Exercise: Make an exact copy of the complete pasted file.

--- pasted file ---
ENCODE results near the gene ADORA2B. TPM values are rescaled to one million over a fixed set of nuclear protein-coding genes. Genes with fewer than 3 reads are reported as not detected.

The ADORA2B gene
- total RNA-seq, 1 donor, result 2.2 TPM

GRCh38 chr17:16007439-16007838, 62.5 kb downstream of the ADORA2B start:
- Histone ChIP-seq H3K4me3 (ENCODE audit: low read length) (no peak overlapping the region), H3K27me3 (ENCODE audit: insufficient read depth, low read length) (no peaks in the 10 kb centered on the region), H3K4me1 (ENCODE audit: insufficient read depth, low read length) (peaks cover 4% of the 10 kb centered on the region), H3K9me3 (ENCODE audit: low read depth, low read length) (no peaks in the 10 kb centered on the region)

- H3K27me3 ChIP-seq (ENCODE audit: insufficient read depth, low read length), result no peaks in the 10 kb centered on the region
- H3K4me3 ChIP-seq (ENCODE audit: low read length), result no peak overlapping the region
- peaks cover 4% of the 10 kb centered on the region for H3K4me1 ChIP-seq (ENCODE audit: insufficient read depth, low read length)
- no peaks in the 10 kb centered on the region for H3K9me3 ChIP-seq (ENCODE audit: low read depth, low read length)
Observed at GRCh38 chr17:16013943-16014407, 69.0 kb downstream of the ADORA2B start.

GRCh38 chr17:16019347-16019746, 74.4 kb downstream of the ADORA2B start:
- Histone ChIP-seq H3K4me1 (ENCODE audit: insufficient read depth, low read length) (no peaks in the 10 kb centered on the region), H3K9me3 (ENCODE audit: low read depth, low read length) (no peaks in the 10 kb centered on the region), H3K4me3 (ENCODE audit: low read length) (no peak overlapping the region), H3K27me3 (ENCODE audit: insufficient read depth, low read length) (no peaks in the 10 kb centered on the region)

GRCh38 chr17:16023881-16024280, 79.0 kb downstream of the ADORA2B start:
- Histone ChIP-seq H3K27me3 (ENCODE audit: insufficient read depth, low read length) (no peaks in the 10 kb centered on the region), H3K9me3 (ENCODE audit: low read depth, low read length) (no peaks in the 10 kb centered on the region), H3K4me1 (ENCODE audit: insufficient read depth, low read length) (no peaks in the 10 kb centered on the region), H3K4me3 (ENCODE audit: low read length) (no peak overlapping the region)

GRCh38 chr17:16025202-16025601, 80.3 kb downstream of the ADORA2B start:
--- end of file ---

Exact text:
ENCODE results near the gene ADORA2B. TPM values are rescaled to one million over a fixed set of nuclear protein-coding genes. Genes with fewer than 3 reads are reported as not detected.

The ADORA2B gene
- total RNA-seq, 1 donor, result 2.2 TPM

GRCh38 chr17:16007439-16007838, 62.5 kb downstream of the ADORA2B start:
- Histone ChIP-seq H3K4me3 (ENCODE audit: low read length) (no peak overlapping the region), H3K27me3 (ENCODE audit: insufficient read depth, low read length) (no peaks in the 10 kb centered on the region), H3K4me1 (ENCODE audit: insufficient read depth, low read length) (peaks cover 4% of the 10 kb centered on the region), H3K9me3 (ENCODE audit: low read depth, low read length) (no peaks in the 10 kb centered on the region)

- H3K27me3 ChIP-seq (ENCODE audit: insufficient read depth, low read length), result no peaks in the 10 kb centered on the region
- H3K4me3 ChIP-seq (ENCODE audit: low read length), result no peak overlapping the region
- peaks cover 4% of the 10 kb centered on the region for H3K4me1 ChIP-seq (ENCODE audit: insufficient read depth, low read length)
- no peaks in the 10 kb centered on the region for H3K9me3 ChIP-seq (ENCODE audit: low read depth, low read length)
Observed at GRCh38 chr17:16013943-16014407, 69.0 kb downstream of the ADORA2B start.

GRCh38 chr17:16019347-16019746, 74.4 kb downstream of the ADORA2B start:
- Histone ChIP-seq H3K4me1 (ENCODE audit: insufficient read depth, low read length) (no peaks in the 10 kb centered on the region), H3K9me3 (ENCODE audit: low read depth, low read length) (no peaks in the 10 kb centered on the region), H3K4me3 (ENCODE audit: low read length) (no peak overlapping the region), H3K27me3 (ENCODE audit: insufficient read depth, low read length) (no peaks in the 10 kb centered on the region)

GRCh38 chr17:16023881-16024280, 79.0 kb downstream of the ADORA2B start:
- Histone ChIP-seq H3K27me3 (ENCODE audit: insufficient read depth, low read length) (no peaks in the 10 kb centered on the region), H3K9me3 (ENCODE audit: low read depth, low read length) (no peaks in the 10 kb centered on the region), H3K4me1 (ENCODE audit: insufficient read depth, low read length) (no peaks in the 10 kb centered on the region), H3K4me3 (ENCODE audit: low read length) (no peak overlapping the region)

GRCh38 chr17:16025202-16025601, 80.3 kb downstream of the ADORA2B start: